The gladiators workout regime has several similarities to an EET Fitness Participant. First, by pushing yourself as hard as you can you are sending a clear message to your body/metabolism that you must be CAPABLE of doing your workout at the highest level of intensity you can manage, and your body/metabolism must adjust so that you can perform and continue to succeed at your workouts. Your body/metabolism will begin to do what it takes to become lighter and leaner to make it easier to survive the intensity of your interval workouts.

The message is just as clear that your body needs to retain as much muscle as possible in order to perform the challenging intervals. Also, by taking short breaks between sets of your intervals, you are sending a clear message to your body that you will allow your muscles to recover so you have full access to them during your sets.

Everything about the interval workout sends the ideal message to your body/metabolism and your mind about how you want your body to look and the level of fitness you desire.

Secondly, your body/metabolism as well as your mind will be aware at all times that the next interval workout is coming soon (within 24-48 hours) and therefore must continue to prepare itself to be able to handle that workout, in order to "survive".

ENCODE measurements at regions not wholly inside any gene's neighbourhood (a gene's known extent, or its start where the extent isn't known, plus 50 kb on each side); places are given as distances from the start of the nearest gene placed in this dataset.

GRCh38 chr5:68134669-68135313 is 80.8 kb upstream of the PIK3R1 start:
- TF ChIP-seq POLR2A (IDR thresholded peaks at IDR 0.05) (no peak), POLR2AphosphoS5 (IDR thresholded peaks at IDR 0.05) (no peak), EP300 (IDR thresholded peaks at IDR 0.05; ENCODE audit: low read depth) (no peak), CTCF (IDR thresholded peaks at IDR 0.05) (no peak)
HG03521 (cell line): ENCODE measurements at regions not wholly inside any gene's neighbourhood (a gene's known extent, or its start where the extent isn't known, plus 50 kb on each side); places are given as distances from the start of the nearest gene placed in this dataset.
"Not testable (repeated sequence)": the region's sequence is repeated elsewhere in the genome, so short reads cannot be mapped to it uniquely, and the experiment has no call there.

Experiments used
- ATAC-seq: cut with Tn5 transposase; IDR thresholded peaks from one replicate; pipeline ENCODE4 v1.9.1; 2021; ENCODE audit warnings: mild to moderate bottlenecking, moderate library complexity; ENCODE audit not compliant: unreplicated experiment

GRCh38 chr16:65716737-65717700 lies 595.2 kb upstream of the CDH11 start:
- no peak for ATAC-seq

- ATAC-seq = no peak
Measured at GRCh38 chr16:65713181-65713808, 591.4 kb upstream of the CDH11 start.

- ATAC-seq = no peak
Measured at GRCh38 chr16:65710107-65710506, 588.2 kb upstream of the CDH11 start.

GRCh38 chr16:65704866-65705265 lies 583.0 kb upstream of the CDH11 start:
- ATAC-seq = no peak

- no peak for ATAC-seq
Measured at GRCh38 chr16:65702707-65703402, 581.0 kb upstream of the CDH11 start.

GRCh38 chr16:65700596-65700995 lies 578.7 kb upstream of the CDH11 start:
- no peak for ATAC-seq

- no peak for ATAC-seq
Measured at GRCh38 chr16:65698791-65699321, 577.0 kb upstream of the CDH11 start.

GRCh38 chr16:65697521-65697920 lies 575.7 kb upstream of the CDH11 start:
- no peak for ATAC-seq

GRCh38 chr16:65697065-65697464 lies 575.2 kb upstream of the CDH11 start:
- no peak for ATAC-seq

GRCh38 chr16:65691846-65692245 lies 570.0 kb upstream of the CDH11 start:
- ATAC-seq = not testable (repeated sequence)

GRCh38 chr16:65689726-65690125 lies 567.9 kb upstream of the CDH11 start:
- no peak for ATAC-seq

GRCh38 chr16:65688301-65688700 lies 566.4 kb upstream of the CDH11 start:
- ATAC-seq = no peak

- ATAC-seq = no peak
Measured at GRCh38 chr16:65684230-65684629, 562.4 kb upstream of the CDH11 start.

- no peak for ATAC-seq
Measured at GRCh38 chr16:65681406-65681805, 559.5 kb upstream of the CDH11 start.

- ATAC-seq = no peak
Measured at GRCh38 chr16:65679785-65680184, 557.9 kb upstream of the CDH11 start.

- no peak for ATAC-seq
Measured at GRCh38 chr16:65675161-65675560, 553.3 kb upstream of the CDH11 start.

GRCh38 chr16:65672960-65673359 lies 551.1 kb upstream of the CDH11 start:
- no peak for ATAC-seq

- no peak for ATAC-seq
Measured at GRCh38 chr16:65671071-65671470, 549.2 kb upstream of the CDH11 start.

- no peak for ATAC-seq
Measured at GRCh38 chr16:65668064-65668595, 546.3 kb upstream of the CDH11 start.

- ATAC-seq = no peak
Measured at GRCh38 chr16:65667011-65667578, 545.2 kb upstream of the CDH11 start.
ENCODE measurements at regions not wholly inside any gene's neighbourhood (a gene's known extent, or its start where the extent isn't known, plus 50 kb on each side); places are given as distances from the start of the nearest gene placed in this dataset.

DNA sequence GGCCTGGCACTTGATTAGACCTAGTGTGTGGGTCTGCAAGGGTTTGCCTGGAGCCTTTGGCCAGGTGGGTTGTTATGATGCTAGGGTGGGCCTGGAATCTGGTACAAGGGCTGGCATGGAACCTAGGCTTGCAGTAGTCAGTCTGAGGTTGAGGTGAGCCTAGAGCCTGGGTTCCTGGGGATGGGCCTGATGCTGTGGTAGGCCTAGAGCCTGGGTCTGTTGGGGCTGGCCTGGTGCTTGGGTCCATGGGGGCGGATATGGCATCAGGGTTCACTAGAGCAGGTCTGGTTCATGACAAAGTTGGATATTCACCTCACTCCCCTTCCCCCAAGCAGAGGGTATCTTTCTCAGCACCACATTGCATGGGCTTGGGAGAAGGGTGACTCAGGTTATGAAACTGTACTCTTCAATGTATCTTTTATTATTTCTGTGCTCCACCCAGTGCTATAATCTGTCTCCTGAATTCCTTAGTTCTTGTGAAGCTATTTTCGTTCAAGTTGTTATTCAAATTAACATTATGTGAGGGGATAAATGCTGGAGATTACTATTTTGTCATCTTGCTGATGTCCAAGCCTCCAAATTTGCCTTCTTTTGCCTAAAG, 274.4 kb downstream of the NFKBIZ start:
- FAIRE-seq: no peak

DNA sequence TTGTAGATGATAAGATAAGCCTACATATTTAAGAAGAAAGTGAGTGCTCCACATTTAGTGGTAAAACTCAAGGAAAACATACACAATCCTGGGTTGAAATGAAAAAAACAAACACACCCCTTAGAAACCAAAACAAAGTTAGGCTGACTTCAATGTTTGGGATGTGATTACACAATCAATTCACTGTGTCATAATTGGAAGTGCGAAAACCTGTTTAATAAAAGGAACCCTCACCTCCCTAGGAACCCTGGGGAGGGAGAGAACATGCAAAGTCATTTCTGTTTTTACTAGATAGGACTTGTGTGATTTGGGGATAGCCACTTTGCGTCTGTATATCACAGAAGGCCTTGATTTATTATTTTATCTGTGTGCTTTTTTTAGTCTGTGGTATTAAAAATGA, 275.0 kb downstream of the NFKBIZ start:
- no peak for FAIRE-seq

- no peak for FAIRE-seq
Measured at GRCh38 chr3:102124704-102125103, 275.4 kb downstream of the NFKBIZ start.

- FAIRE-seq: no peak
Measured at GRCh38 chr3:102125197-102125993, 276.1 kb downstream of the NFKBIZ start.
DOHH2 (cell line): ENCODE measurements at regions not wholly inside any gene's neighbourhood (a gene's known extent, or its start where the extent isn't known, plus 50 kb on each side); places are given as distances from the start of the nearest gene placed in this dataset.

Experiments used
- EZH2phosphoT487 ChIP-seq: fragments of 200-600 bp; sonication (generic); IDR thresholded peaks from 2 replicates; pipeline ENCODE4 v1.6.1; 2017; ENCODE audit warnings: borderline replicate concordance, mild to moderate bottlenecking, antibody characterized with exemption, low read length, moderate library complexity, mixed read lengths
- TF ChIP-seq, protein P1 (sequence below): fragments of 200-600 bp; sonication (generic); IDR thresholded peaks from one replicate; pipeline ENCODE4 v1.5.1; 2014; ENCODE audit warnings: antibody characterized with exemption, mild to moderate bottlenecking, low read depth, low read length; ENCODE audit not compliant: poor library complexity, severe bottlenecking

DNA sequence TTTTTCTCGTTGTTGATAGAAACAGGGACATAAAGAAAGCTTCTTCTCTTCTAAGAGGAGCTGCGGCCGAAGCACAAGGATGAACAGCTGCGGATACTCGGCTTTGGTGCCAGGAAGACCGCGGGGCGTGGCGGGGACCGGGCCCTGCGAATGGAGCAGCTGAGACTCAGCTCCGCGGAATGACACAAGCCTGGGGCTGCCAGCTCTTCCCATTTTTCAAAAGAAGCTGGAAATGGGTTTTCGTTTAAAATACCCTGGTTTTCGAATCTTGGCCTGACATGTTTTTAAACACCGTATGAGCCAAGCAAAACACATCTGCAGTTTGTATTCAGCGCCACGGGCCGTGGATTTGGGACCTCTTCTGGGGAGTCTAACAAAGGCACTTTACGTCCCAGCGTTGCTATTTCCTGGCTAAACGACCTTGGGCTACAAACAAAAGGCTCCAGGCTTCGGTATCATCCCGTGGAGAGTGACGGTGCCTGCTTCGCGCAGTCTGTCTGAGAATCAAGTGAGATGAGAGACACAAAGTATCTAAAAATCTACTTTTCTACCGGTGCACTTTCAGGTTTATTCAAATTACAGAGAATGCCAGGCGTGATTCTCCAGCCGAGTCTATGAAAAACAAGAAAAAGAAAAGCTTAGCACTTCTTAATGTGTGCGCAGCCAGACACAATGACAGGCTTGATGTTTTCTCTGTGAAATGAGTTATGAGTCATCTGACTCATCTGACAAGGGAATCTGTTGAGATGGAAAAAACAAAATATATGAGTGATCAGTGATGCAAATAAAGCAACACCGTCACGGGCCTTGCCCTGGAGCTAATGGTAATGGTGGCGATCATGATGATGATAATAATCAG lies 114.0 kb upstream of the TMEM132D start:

This is why the workouts don't have to be long in order to have dramatic results. If your body knows it will be pushed to your limits even for a short time, it must be prepared to handle it and therefore it will work all day to ensure you are prepared for your battle.

As you continue to repeat and improve at EET's Fat Burning Workouts, your body and metabolism will understand the powerful message you are sending, that you are asking it to do something different than it has before, and as a result, your body and your metabolism must change in accordance with the message being sent.

And, like the gladiator, your body/metabolism will ensure throughout the day that you are prepared to handle your next brief "test of survival". Repetition of interval workouts will become a key part of your new metabolic memory that your body needs to be lean and fit because intervals will be an ongoing part of your life.


James Krieger